Friday, March 28, 2014

DVD Review: Everyone Must Die!

Text © Richard Gary / Indie Horror Films, 2014
Images from the Internet


 
Everyone Must Die!
Directed by Steve Rudzinski
Dark Mullet Cinema
Central Keystone Productions
71 minutes, 2012
www.everybody-must-die.com
www.facebook.com/emdmovie
www.MVDVisual.com

Quite truthfully, I’ve kind of been hesitating reviewing this. Lately, it just seems that watching films with two or more commentaries is too time consuming. However, I just reviewed another film called Scream Park [HERE] which co-starred Steve Rudzinski, who directed Everyone Must Die! (EMD), and it got me curious. There are also a number of cast members that overlapped these two films.

EMD! takes a new spin on “death comes in threes” as a mysterious serial (or series of serial) killer(s) strikes three small towns at a time, starting in Maine and making his way southwest to “now,” in West Virginia (so much for being almost heaven, eh?).

After a brutal opening (among first killed going to the lead of Scream Park, Wendy Wygant, with one of my fave make-up effects in the film), we are introduced to four friends in the first set piece who would never, ever, ever be seen together in real life, never mind out in the woods on a camping trip. The two guys are the annoying white rap star (Seth Joseph, stealing his scenes) who only speaks in bad rhymes (and dresses in florescent pale reds because his nom d’rap is MC Pink – pronounced Paahnk; he has a CD called Fear of a Pink Planet), a chubby OCD who over enunciates and is extremely exacting. The two women are the backwards baseball cap-wearing social justice feminist with the arm-ring tattoo, and the busty New Ager that is into pseudo-spirituality and tarot. It’s nice that Rudzinski is trying different characters than the standard, but this is really a stretch. What I am proud of Rudzinski, though, is that the couple formation is not what you’re expecting. From the start, though, it doesn’t bode too well for the characters.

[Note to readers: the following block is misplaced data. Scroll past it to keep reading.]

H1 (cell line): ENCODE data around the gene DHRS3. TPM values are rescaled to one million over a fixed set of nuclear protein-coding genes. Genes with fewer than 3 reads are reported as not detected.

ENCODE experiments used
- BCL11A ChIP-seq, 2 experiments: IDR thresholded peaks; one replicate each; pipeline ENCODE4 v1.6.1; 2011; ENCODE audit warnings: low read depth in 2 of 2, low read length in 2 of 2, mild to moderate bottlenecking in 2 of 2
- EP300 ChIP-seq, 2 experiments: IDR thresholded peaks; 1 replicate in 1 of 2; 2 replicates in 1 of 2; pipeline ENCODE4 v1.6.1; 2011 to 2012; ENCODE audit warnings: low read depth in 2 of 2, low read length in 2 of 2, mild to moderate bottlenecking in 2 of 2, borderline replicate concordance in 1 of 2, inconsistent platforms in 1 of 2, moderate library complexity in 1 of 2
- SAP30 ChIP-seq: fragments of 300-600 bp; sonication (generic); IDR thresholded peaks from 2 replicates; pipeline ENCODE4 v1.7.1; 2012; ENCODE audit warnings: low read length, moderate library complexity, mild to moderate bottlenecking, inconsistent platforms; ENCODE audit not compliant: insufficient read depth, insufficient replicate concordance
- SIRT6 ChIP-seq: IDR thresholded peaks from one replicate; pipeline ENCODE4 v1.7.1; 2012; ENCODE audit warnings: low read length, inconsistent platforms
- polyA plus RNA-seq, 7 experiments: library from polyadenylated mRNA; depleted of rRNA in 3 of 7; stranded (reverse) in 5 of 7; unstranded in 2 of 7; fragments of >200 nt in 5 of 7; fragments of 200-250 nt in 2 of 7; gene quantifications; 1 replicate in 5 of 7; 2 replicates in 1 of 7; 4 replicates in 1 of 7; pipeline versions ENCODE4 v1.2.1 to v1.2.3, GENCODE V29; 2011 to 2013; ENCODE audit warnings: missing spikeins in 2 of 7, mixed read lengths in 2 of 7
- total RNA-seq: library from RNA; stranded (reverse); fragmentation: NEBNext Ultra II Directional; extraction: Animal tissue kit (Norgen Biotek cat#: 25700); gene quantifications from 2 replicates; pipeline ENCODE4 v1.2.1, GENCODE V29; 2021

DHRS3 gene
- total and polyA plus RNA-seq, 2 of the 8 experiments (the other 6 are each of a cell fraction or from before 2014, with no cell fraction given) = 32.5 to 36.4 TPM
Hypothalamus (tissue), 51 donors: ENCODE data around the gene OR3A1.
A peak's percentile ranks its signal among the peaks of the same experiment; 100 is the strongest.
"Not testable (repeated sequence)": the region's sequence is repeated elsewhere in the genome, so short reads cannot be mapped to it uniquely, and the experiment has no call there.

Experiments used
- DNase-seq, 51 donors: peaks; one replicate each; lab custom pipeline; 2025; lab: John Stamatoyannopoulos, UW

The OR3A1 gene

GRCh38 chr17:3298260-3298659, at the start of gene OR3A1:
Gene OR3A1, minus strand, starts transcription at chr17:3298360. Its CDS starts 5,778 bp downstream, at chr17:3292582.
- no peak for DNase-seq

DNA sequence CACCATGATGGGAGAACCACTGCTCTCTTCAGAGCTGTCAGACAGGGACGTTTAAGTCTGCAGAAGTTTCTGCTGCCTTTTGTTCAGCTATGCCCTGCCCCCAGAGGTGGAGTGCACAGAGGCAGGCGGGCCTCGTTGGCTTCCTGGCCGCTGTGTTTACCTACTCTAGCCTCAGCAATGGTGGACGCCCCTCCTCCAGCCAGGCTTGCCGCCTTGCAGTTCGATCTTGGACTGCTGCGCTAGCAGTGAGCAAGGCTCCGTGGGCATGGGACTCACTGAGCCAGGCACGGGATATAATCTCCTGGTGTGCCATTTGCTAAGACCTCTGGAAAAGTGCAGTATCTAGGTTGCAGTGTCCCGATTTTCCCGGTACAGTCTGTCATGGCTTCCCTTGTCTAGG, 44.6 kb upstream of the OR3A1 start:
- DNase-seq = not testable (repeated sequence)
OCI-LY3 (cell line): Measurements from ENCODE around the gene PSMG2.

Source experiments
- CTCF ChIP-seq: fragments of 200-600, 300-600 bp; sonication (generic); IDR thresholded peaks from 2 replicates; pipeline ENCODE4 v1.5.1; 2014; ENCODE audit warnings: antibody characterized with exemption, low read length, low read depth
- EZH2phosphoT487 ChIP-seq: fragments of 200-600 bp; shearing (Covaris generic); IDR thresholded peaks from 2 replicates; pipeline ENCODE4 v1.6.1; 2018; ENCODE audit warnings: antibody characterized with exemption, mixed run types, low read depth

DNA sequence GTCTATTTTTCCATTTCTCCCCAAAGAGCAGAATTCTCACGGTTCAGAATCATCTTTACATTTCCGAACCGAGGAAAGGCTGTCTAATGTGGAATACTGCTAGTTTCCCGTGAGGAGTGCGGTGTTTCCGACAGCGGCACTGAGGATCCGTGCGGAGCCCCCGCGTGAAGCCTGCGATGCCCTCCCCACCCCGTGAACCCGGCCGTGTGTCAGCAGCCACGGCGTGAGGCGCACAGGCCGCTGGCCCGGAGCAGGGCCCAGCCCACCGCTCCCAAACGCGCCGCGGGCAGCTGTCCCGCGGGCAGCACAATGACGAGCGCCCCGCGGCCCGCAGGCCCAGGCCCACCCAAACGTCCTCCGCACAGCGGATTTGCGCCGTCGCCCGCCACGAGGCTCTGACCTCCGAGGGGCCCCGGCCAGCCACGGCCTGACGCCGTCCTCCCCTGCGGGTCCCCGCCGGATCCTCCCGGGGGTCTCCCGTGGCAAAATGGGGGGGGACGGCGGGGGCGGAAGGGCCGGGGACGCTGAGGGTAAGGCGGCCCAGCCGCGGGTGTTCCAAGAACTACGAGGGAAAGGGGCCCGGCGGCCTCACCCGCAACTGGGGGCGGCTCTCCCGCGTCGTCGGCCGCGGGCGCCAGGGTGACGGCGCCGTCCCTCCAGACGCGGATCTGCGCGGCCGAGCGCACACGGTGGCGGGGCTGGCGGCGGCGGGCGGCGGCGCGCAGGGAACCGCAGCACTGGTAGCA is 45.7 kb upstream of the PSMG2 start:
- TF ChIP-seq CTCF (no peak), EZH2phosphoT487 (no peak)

After the butchering, the main storyline group (yes, there are two fun opening set pieces) we get to follow to slaughter is a party of seven, again, most non-standard types and yet somewhat familiar. Yes, there’s the football jock who is dumb and obsessed with one of the women in the group, but there is also the guy obsessed with eggs, another equally obsessed with golf (film co-writer Derek Rothermund), and one obsessed with being Student Body President (played by the director). The women include the sexy redhead (Nicole Beattie, looking incredibly different than she did as a goth punk in Scream Park), the rich racist, and the other one who is a grumpy goth whiner (Aleen Isley, who was also on the crew). This cast really works well together. They are also not your standard slim-jim model types, but actually look like human beings (even Beattie, who actually does model). It’s great when you get a troupe dynamic of some sort going.

The motive behind the killings is never given, thankfully, which of course makes a perfect opening for a sequel (or, dare I say it, franchise), which I am happy to see. My theory is that it is all part of a cult, since it’s pretty obvious the assassins are different people (much of the cast filling in for the black Kevlar covered killers).